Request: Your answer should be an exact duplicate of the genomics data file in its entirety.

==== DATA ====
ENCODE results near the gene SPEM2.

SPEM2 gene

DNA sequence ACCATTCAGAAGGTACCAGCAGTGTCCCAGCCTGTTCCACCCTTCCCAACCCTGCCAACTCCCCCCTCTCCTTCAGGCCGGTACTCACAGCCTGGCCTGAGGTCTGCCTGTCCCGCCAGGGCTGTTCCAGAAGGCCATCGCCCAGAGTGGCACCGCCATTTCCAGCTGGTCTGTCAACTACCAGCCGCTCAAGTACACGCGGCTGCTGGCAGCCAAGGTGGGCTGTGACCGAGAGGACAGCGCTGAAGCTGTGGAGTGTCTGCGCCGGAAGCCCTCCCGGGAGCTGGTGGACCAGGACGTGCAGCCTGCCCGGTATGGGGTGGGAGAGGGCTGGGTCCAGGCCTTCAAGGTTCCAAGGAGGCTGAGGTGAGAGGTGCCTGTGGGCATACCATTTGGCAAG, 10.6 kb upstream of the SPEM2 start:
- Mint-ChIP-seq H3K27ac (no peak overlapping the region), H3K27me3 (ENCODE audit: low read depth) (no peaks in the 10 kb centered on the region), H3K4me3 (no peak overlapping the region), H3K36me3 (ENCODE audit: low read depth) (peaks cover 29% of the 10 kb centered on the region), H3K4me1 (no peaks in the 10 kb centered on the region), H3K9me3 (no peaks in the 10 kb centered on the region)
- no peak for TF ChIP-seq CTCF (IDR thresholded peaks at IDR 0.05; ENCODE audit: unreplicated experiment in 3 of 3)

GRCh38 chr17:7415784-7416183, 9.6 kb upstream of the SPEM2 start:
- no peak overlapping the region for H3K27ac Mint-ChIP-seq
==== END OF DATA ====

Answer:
ENCODE results near the gene SPEM2.

SPEM2 gene

DNA sequence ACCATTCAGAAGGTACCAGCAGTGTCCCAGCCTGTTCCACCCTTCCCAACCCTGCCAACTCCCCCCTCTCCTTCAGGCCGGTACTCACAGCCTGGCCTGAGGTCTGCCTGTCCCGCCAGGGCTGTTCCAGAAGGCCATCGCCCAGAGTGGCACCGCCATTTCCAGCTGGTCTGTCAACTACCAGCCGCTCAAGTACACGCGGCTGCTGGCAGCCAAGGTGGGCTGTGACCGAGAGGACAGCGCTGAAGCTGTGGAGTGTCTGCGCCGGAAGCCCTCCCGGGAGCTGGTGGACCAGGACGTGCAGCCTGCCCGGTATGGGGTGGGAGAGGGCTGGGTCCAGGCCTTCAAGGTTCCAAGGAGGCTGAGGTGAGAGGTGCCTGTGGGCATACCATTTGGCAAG, 10.6 kb upstream of the SPEM2 start:
- Mint-ChIP-seq H3K27ac (no peak overlapping the region), H3K27me3 (ENCODE audit: low read depth) (no peaks in the 10 kb centered on the region), H3K4me3 (no peak overlapping the region), H3K36me3 (ENCODE audit: low read depth) (peaks cover 29% of the 10 kb centered on the region), H3K4me1 (no peaks in the 10 kb centered on the region), H3K9me3 (no peaks in the 10 kb centered on the region)
- no peak for TF ChIP-seq CTCF (IDR thresholded peaks at IDR 0.05; ENCODE audit: unreplicated experiment in 3 of 3)

GRCh38 chr17:7415784-7416183, 9.6 kb upstream of the SPEM2 start:
- no peak overlapping the region for H3K27ac Mint-ChIP-seq